Moody's downgrades Kazakh ENRC rating to B2; outlook negative
Azerbaijan, Baku, Sep.3 / Trend E. Kosolapova/
Moody's Investors Service downgraded the corporate family rating (CFR) of Kazakhstan's Eurasian Natural Resources Corporation plc (ENRC) to B2 from B1 and the company's probability of default rating (PDR) to B2-PD from B1-PD, the agency reported.
Concurrently, Moody's downgraded the provisional rating on ENRC's $3 billion euro medium-term note (EMTN) programme to (P)B2 (LGD3, 48 percent). The rating outlook is negative.
Given the recent and forthcoming developments in the ownership structure of ENRC in connection with the takeover offer supported by the founding shareholders of the company and the Kazakh Government via a buyout vehicle ('Bidco'), and the fact that the Kazakh Government has already increased, via Bidco, its indirect shareholding in the Company above 20 percent, Moody's now considers ENRC as a Government-Related Issuer ('GRI'). As such, ENRC's CFR reflects also the application of Moody's rating methodology for GRIs.
The downgrade of ENRC's ratings to B2 mainly reflects its weak stand --alone Baseline Credit Assessment (BCA) at b2, which factors in the further deterioration in ENRC's key credit metrics as of June 2013, and Moody's expectation of a further material increase in the company's level of debt and weakening of its interest coverage ratio, as soon as the largely debt funded takeover offer on the company is concluded. Moody's assumes that the offer is highly likely to be successfully finalised by year-end, subject to the customary antitrust clearances being obtained, and expects that up to $1.7 billion of debt that Bidco is using to fund the takeover, will likely be pushed down at the ENRC Plc level in due course, post deal completion.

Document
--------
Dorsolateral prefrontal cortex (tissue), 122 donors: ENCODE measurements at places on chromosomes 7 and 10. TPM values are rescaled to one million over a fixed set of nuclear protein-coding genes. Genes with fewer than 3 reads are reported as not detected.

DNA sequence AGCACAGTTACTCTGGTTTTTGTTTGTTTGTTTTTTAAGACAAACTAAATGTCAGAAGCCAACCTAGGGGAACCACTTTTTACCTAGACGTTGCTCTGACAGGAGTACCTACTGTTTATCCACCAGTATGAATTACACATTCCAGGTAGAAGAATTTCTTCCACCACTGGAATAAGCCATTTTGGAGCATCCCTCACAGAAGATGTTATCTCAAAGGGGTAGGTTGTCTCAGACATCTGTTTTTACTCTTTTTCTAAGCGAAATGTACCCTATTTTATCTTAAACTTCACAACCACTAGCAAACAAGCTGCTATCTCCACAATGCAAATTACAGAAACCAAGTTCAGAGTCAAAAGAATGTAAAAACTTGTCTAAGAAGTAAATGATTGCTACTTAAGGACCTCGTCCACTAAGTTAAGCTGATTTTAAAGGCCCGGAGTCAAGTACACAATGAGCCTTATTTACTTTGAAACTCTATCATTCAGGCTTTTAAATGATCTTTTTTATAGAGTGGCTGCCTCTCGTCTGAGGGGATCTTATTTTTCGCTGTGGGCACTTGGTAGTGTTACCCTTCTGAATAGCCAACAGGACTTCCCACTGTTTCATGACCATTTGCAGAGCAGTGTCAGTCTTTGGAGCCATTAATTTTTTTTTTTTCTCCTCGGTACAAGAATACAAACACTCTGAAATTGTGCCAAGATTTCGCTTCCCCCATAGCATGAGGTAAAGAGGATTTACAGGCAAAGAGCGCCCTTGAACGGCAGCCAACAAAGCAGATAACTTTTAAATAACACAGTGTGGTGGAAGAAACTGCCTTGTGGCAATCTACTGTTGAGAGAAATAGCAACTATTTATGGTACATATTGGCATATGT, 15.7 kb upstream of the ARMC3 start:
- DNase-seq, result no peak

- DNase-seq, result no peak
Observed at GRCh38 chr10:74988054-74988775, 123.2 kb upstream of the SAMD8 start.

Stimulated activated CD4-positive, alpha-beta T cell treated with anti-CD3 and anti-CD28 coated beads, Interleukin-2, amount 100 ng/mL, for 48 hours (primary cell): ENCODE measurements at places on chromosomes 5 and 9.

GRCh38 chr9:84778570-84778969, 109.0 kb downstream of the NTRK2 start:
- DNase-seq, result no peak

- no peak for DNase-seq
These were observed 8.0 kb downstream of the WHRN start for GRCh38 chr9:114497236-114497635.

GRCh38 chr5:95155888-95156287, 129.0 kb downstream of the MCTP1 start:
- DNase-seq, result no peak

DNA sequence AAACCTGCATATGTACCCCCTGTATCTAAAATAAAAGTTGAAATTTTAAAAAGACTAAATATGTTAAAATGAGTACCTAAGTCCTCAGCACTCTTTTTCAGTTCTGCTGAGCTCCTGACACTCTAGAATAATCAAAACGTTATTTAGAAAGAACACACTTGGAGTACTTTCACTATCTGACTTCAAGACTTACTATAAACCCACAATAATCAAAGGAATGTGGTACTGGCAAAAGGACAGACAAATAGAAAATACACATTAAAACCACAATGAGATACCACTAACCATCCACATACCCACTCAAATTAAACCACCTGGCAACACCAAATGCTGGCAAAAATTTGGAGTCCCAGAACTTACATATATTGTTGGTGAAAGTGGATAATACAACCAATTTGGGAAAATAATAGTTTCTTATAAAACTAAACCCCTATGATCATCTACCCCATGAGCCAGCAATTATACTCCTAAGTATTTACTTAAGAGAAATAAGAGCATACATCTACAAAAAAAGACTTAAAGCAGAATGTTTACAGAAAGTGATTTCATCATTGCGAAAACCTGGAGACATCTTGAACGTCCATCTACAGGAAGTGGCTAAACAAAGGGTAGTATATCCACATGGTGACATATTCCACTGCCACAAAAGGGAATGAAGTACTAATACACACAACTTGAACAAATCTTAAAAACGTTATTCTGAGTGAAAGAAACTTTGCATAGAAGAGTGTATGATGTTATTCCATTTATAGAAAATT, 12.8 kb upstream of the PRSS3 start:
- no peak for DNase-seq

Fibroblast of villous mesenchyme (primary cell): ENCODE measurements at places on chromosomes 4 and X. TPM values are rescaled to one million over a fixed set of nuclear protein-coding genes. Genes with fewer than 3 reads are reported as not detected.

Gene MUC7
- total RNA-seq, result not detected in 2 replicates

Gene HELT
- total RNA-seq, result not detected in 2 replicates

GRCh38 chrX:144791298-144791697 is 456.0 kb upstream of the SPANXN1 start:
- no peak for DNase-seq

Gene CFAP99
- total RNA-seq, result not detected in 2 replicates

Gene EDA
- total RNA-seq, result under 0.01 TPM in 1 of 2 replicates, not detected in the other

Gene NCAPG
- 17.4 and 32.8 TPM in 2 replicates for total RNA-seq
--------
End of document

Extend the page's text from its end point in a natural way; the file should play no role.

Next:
Pro-forma for the takeover offer being completed, Moody's expects ENRC's leverage ratio (gross debt/EBITDA on a Moody's-adjusted basis) to peak at around 6x as of June 2013, based on the last 12 months adjusted EBITDA, from an already high level of 4.7x as of June 2013 pre-takeover impact, and the pro-forma June 2013 EBIT/Interest cover ratio to weaken to 1.2x, from 1.6x pre-transaction, due to the more expensive debt being incurred to fund the acquisition and to refinance most of ENRC bank facilities at the time of offer completion.